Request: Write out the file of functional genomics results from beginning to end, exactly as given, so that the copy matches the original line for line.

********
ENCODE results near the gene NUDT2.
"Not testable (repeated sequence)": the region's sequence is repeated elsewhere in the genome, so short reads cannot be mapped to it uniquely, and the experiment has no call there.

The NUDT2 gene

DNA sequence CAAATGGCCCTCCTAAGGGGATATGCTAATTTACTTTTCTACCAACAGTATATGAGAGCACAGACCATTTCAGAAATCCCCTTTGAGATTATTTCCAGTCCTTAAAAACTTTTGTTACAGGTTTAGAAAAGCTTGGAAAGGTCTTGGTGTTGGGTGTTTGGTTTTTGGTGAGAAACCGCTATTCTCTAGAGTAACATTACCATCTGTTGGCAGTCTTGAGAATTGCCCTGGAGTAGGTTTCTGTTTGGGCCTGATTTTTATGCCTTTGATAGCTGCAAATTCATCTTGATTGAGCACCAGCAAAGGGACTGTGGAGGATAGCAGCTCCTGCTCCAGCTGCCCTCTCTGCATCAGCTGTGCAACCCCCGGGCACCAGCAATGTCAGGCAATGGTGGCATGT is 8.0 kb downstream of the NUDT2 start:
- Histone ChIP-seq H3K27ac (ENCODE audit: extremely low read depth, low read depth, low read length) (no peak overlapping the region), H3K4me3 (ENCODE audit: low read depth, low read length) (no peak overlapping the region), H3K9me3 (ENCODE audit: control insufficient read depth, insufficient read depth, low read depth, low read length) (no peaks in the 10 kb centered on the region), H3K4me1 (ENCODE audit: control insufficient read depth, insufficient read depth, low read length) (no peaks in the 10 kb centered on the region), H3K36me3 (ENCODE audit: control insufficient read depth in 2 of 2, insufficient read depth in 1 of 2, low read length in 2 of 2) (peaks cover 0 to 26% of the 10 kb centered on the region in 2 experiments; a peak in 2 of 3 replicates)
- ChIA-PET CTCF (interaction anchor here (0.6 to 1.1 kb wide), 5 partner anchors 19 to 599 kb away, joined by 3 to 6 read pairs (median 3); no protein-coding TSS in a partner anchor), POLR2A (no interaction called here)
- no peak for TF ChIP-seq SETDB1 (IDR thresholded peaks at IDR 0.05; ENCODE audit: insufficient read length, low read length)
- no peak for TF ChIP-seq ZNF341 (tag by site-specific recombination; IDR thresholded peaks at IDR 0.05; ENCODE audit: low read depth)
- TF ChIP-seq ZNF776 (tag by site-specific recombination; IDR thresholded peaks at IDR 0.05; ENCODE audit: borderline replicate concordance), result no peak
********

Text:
ENCODE results near the gene NUDT2.
"Not testable (repeated sequence)": the region's sequence is repeated elsewhere in the genome, so short reads cannot be mapped to it uniquely, and the experiment has no call there.

The NUDT2 gene

DNA sequence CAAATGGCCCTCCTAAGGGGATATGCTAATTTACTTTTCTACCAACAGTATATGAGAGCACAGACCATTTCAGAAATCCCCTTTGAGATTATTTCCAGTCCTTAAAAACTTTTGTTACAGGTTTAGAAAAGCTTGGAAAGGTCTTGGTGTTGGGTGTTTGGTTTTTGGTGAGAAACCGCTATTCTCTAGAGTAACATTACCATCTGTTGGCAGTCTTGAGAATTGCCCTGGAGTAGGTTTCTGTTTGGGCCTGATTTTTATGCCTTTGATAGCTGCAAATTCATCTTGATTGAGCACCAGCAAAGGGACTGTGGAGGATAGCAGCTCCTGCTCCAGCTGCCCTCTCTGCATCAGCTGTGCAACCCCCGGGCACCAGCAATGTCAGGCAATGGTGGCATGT is 8.0 kb downstream of the NUDT2 start:
- Histone ChIP-seq H3K27ac (ENCODE audit: extremely low read depth, low read depth, low read length) (no peak overlapping the region), H3K4me3 (ENCODE audit: low read depth, low read length) (no peak overlapping the region), H3K9me3 (ENCODE audit: control insufficient read depth, insufficient read depth, low read depth, low read length) (no peaks in the 10 kb centered on the region), H3K4me1 (ENCODE audit: control insufficient read depth, insufficient read depth, low read length) (no peaks in the 10 kb centered on the region), H3K36me3 (ENCODE audit: control insufficient read depth in 2 of 2, insufficient read depth in 1 of 2, low read length in 2 of 2) (peaks cover 0 to 26% of the 10 kb centered on the region in 2 experiments; a peak in 2 of 3 replicates)
- ChIA-PET CTCF (interaction anchor here (0.6 to 1.1 kb wide), 5 partner anchors 19 to 599 kb away, joined by 3 to 6 read pairs (median 3); no protein-coding TSS in a partner anchor), POLR2A (no interaction called here)
- no peak for TF ChIP-seq SETDB1 (IDR thresholded peaks at IDR 0.05; ENCODE audit: insufficient read length, low read length)
- no peak for TF ChIP-seq ZNF341 (tag by site-specific recombination; IDR thresholded peaks at IDR 0.05; ENCODE audit: low read depth)
- TF ChIP-seq ZNF776 (tag by site-specific recombination; IDR thresholded peaks at IDR 0.05; ENCODE audit: borderline replicate concordance), result no peak